Honeywell- Pratt & Whitney Canada- Rolls-Royce and Williams International each offer variations on the idea- as do some private third-party program providers. Although they vary in details and costs- they share in the philosophy of encouraging regular maintenance and providing comfort to those afflicted with an AOG situation due to a powerplant problem.

Among the oldest of these programs is the Maintenance Service Plan (MSP) first offered back in 1976 by Honeywell. The engine maker that year began to offer its well-regarded MSP to help smooth out the costs of ownership and maintenance of its TFE731- and later the HTF7000 business aircraft turbofans. There appears little doubt operators value the program- as- according to the company- about 80 percent of those TFE731 engines are enrolled in the program.

The program is popular for its ability to help operators predict their maintenance costs- eliminate unexpected expenses and even out the costs. Honeywell’s CSP plan for the 738 engine is also a popular choice for operators. Scheduled and unscheduled maintenance is covered- as are replacement costs of life-cycle limited components and access to rental engines. The MSP program also includes Service Bulletin work. And the program is transferable.

Honeywell notes that aircraft enrolled in its MSP programs tend to draw higher resale values thanks to the higher confidence buyers can have in the health and well-being of the enrolled powerplants. Some companies actually report recovering the costs of enrollment because of the improved resale value.

Available in two flavors- MSP and MSP Gold- both complement Honeywell’s factory warranty on its turbine engines. And the costs of enrollment can be paid either on the basis of actual flight hours on a per-hour basis or on a plan based on annual estimated use. The company even offers MSP plans for its APUs.

To help stave off unexpected problems- Honeywell also offers a service for the TFE731 that helps its technicians know when an engine needs attention beyond routine work. Known as Engine Remote Diagnostics- this active data transmission system uses a software service known as Zing Intelligent Monitoring Service to transmit data on an engine from the Digital Electronic Engine Controller from the aircraft to Honeywell.

The software system looks for temperatures above limits or system faults and translates that information into alerts or actionable maintenance items for the attention of the operator’s maintenance shop. This system is not only wireless- but works from wherever the aircraft may be ramped.

More information from www.honeywell.com

Pratt & Whitney Canada offers its own version of a continuing maintenance program called the Eagle Service Plan (ESP). Geared to virtually eliminate high-cost surprises and to bring predictability to the cost of engine maintenance- P&WC’s ESP program shares in many of the traits found in other programs.

Enhanced re-sale value- transferability- renewable and comprehensive- the ESP program serves to improve operators’ ability to budget and control the costs that necessarily accompany business aircraft ownership.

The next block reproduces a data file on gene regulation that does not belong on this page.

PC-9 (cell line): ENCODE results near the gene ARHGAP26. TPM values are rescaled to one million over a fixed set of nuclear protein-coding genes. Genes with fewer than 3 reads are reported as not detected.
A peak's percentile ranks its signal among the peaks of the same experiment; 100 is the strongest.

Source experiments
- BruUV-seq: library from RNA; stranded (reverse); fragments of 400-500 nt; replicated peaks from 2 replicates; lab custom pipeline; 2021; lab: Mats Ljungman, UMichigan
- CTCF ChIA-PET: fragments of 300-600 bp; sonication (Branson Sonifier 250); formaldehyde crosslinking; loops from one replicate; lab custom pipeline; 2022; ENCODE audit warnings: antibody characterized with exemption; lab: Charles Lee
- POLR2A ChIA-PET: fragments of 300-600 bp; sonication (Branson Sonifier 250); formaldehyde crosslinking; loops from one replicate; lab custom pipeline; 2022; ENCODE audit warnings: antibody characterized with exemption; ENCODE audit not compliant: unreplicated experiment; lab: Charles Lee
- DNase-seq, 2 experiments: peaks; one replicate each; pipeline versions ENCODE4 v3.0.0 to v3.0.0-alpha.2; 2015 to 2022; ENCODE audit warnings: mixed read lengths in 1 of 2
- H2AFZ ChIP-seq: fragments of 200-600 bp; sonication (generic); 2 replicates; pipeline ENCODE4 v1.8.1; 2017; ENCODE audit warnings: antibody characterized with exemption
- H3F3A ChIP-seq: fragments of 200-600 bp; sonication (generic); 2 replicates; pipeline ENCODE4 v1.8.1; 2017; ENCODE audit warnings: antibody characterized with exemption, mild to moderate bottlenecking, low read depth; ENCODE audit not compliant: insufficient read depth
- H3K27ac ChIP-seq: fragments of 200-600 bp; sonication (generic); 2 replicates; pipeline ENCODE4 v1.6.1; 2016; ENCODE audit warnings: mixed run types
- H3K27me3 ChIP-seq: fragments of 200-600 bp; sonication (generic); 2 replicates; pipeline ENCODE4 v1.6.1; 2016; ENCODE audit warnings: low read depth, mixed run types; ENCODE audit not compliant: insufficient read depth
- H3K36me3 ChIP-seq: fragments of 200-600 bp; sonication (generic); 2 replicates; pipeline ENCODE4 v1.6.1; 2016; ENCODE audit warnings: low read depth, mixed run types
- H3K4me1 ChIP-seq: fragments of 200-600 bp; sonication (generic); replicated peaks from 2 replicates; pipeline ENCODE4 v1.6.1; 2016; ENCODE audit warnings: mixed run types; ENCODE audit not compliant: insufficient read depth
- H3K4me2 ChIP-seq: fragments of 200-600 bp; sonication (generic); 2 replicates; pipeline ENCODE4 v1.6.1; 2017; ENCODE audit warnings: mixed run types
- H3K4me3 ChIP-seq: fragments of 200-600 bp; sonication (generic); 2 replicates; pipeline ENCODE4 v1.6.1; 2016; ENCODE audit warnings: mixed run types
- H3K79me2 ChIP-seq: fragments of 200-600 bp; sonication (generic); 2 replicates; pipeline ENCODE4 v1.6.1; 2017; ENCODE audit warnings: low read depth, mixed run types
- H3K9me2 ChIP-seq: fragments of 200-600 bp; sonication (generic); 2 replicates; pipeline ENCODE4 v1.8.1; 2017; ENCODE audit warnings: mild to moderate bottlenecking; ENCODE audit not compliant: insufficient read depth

More information from www.pwc.ca

Rolls-Royce offers CorporateCare to help aircraft owners and operators manage their engine-maintenance expenses through a partnership that tailors the programs to the specific needs of the client. Part of the CorporateCare program is a powerplant-health tracking service called Engine Condition Monitoring (ECM)- under which the engine maker continuously monitors engines for problems or conditions which warrant action. When detected- the company will recommend preventive maintenance work to prevent further problems.

As a paired program- CorporateCare and ECM can help prevent problems before they occur- normalize costs- and reduce the chances of an engine requiring unscheduled work that can result in aircraft downtime and loss of productivity beyond the cost of the work required.

More information from www.rolls-royce.com

Williams International dubs its engine-support plan the Total Assurance Program (TAP)- and it- too- serves to improve the ownership experience- according to the company. Available in one of three levels of coverage- Williams’ TAP plan can be tailored to the needs of the operator- whether under the Limited- Preferred or Elite level of enrollment.

And according to the engine maker- each level and its fixed rate serves to lower the total cost of ownership- rather than merely bringing predictability and stability to engine-maintenance expenses.

More information from www.williams-int.com

Engine makers are not alone in offering engine-care programs with many of the traits noted above- and for pre-owned aircraft with out-of-warranty engines- one of the alternatives to the factory program may hold some attraction.

Selecting the right partner for such an investment as an engine-care program should involve the maintenance folks as well as the accountants to assure the operator that both the needs are covered and the costs make sense. Through the use of such programs- operators can not only sleep easier at night with fewer day-to-day worries- they can be comfortable that when that day eventually comes and the engines must come “off wing” for overhaul- that the downtime will be minimal and the costs known.

Shop carefully; the difference between renting a loaner engine at an affordable cost and the costs of the aircraft sitting for the entire overhaul could make the costs of program enrollment pale by comparison. And it just may pay off when the time comes to sell the plane you’ve got and move to the next one you need.